New Rules for Wellness Plans Offer Savings for Employers and Employees
Beginning in 2014, the Affordable Care Act allows employers to reduce the cost of employees' health insurance premiums when they participate in programs encouraging exercise, smoking cessation, weight loss or even health screenings for high blood pressure, cholesterol, and so on.
The new rules will allow employers to offer premium reductions of up to 30 percent for employees who take part in most wellness programs as compared to only 20 percent reductions offered in 2013. It also increases the maximum reward to as much as 50 percent for programs designed to prevent or reduce tobacco use.
The critical factor, according to the government, is that these programs must have a "reasonable chance" of improving employee health.
Choosing Wellness Program Elements
So what wellness program elements offer the best opportunity to improve health? To a large extent, poor health is an outcome of three lifestyle choices -- smoking, poor nutrition and inactivity. In fact, these three lifestyle choices are responsible for about 75 percent of U.S. healthcare spending. However, it is very difficult to address all three at once and most experts recommend starting with one.
And if you have to pick one, physical activity is by far the best option. It's simple, free, everyone can do it and, according to the CDC, has a positive impact on nearly every major healthcare issue in the US including Type 2 diabetes, heart disease, obesity, mental health and cancer.
Just 45 minutes of physical activity a day can have a significant impact on all of these health issues. That is why physical activities such as walking and running are part of almost all successful wellness programs. Additionally, it should be noted that offering financial incentives alone to participate in wellness programs doesn't buy long-term engagement, only short-term compliance.
And if wellness programs aren't engaging, workers lose interest quickly, programs become far less effective and savings are illusory. Fortunately, documented studies that FitLinxx has undertaken demonstrate that combining the right technology with effective wellness programs results in long-term user engagement and positive behavior changes.
The numbers are impressive: many companies report 70 percent engagement rates after three months.So what is this secret recipe for creating engaging wellness programs?
- Make them simple - Programs need to be intuitive, easy to use and part of someone's daily routine. You cannot expect people to make major changes to their daily routine to accommodate a wellness program, so a wellness program must be designed to fit into someone's life.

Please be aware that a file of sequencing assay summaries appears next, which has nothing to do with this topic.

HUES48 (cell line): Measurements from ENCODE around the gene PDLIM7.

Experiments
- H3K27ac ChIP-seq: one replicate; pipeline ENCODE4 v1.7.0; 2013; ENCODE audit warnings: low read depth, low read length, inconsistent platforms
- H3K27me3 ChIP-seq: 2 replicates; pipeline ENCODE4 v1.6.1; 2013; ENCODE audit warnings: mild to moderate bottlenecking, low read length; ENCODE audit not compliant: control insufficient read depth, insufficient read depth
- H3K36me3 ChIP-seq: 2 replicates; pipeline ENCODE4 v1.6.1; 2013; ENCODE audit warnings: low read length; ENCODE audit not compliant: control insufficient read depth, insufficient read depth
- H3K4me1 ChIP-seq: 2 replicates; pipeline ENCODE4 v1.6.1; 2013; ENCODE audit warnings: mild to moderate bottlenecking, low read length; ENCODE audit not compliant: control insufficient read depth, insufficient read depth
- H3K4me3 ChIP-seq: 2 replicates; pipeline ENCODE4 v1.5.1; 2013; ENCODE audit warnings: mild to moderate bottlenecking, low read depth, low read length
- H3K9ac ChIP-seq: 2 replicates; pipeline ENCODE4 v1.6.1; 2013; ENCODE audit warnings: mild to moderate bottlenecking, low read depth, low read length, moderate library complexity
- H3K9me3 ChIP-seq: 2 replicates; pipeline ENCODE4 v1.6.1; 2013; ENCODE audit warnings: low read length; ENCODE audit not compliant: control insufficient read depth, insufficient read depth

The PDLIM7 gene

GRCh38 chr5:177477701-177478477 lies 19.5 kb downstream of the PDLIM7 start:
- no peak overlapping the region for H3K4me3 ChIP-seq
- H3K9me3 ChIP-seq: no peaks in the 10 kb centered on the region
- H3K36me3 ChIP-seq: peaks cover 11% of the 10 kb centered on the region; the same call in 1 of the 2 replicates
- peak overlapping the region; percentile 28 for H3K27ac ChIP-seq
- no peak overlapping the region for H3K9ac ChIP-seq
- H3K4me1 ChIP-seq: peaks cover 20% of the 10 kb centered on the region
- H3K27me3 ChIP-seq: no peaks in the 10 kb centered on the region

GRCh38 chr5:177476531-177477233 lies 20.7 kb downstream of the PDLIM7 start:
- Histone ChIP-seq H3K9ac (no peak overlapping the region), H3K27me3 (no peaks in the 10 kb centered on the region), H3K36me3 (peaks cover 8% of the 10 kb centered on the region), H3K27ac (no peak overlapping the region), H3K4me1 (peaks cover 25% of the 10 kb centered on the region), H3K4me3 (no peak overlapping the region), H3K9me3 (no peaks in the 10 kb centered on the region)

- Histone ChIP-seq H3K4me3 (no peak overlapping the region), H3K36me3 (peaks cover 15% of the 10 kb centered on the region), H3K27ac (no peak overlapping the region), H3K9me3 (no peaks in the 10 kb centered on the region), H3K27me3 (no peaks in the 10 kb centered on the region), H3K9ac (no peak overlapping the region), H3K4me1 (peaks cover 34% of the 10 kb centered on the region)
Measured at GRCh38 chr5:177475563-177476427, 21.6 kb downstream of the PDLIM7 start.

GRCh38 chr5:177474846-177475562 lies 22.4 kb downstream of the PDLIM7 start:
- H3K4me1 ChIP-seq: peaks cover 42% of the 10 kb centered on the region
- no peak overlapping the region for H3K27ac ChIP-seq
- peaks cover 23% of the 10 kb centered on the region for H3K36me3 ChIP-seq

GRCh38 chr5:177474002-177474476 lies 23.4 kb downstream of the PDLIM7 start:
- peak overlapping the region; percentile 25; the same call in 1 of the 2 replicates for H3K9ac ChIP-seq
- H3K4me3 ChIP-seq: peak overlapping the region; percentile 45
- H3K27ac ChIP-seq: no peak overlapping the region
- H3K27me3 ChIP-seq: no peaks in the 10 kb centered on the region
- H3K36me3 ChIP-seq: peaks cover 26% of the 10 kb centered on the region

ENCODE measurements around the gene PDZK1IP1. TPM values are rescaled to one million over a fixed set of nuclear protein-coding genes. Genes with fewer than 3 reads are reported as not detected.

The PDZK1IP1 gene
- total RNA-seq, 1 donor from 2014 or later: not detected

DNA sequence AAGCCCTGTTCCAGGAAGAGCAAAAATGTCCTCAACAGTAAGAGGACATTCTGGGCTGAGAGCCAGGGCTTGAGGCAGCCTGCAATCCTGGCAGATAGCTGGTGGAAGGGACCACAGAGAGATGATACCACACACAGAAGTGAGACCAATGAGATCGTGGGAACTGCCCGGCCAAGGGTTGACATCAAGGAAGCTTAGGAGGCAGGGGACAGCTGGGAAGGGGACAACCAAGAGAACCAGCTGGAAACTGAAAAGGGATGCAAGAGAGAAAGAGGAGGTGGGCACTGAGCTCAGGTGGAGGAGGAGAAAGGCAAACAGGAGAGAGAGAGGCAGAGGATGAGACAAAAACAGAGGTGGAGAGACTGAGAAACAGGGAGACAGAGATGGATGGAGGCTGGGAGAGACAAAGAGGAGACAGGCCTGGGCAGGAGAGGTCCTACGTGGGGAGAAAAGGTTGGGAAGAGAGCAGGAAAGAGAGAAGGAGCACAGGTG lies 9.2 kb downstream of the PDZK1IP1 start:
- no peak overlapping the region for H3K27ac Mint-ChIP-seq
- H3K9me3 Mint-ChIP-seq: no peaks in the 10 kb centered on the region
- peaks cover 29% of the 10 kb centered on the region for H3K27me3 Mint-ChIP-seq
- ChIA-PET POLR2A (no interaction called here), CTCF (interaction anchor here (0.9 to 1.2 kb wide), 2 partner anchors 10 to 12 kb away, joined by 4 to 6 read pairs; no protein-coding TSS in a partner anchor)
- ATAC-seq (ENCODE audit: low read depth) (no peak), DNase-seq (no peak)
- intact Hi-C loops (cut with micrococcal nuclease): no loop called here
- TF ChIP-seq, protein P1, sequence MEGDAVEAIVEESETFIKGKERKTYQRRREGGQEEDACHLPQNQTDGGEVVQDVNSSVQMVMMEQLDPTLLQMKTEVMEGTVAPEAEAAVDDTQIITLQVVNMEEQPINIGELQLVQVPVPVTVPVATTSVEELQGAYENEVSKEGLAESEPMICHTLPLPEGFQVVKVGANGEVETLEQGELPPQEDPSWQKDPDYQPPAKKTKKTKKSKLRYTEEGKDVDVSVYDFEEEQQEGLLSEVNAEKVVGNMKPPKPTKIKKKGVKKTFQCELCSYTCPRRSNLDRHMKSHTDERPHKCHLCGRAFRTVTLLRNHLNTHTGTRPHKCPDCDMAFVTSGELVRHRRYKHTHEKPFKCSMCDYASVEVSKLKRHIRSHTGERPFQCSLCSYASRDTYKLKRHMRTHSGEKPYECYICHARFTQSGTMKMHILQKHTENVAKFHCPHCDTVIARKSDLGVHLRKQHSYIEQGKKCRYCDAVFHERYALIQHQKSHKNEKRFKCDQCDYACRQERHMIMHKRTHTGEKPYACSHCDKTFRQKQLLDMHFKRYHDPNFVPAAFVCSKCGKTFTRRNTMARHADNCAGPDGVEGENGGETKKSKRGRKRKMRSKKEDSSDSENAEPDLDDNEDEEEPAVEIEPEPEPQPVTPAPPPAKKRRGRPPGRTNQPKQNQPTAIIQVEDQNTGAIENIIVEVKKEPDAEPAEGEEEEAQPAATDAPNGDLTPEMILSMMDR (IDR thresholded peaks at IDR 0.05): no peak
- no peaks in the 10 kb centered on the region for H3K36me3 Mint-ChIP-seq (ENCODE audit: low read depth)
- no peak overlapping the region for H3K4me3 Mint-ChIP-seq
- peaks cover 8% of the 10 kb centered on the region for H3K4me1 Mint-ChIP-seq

- Make them social - Programs should offer communities, individual competitions, team challenges, games and connections to social media like Facebook. These social connections can strengthen an individual's commitment to the wellness program.
- Make them rewarding - Programs should include incentives. The incentives can come in many forms like cash, gift cards and prizes, but we see the best results when they are part of a value-based benefit program and tied to a Health Savings Account or other healthcare savings vehicle.
- Provide support and guidance - Programs should offer the necessary support to make individuals successful. Many people are new to wellness programs and may be scared or apprehensive. Providing support from a physician, a coach, a knowledgeable community or a caregiver can make all the difference.
- Make them personal -- One size does not fit all. Programs should allow individuals to create a custom experience that meets their personal needs and motivates them. Some people love competitions, other people do not. Some people like social media, others do not. The key is to provide the elements identified and let individuals select the ones that are right for them.
- Get leadership buy-in, support and participation - It's imperative that organizational?leaders establish a wellness culture and actively participate in the wellness program. Without the proper organizational culture and leadership support, the best-designed program will still fail.
While it may seem straightforward to get employees to be active physically for only about 30 minutes a day, the fact that nearly two-thirds of Americans don't achieve this speaks to the need to find solutions that offer, as the Affordable Care Act states, a "reasonable chance" of success."
Thus, program providers and employers should take to heart these suggestions for increased employee engagement and long-term success.
About the Author:
Dave Monahan is President and CEO of FitLinxx (www.FitLinxx.com), a provider of health and wellness technology that motivates people to live actively and improve their well-being.